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Governor calls for eliminating state income tax
Governor Dave Heineman has called for an overhaul of the state's tax system, saying the individual and corporate income taxes need to go. The governor made the proposal during his annual state of the state address in Lincoln Tuesday.
This is the budget for the state of Nebraska for the next 2 years, the governor introduced it this morning. In it he outlines education, the state's economy, and rebuilding the cash reserve fund. He also calls for sweeping changes to the state income tax and he addressed it all during his annual state of the state address.
Speaking before the 103rd Nebraska legislature, Governor Dave Heineman called for an overhaul of the state's tax system.
"Did you know that the state of Nebraska provides $5 billion in sales tax exemptions? Nebraska exempts more than we collect," said Heineman.
The governor proposed ending or reducing the state income tax.
The state currently exempts $5 billion in sales taxes annually, while only collecting $1.5 billion annually.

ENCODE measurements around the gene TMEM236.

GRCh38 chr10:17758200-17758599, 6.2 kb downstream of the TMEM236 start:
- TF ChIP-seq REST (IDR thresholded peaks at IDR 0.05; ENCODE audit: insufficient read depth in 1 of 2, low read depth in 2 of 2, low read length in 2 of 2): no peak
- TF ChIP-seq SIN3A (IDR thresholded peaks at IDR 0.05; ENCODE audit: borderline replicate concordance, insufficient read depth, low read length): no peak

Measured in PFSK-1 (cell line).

"Imagine if we eliminated just half of the current exemptions. What would that mean for our citizens," said Heineman.
Saying his tax reform proposal is revenue and budget neutral, the govenor emphasized the proposal will not tax food.
Senators say the proposal is a starting point.
"I'm not going in with any preconceived idea that we should do away with the exemptions nor that we should keep all the exemptions, but I think we need to have a conversation about where we want to go," said Senator Galen Hadley.
Also in the governors budget, making education a top priority.
"By increasing state aid to education from $852 million to $895 million in fiscal year 2014 and to $939 million in fiscal year 2015," said Heineman.
Additionally, the governor is proposing a 5% increase in special education funding in each of the next two years.
"I think it's a good starting point; 5% increase is a good starting point. I think once again, Senator Sullivan, there needs to be that bill that's introduced where we have a public hearing and we hear from our school district across the state," said Senator Heath Mello.
With his proposals now on the table, it's time for lawmakers to start those discussions.
The focus now will turn to the various committees that will be in charge of creating the different portions that make up this budget, of course that will take the next 80-90 days.
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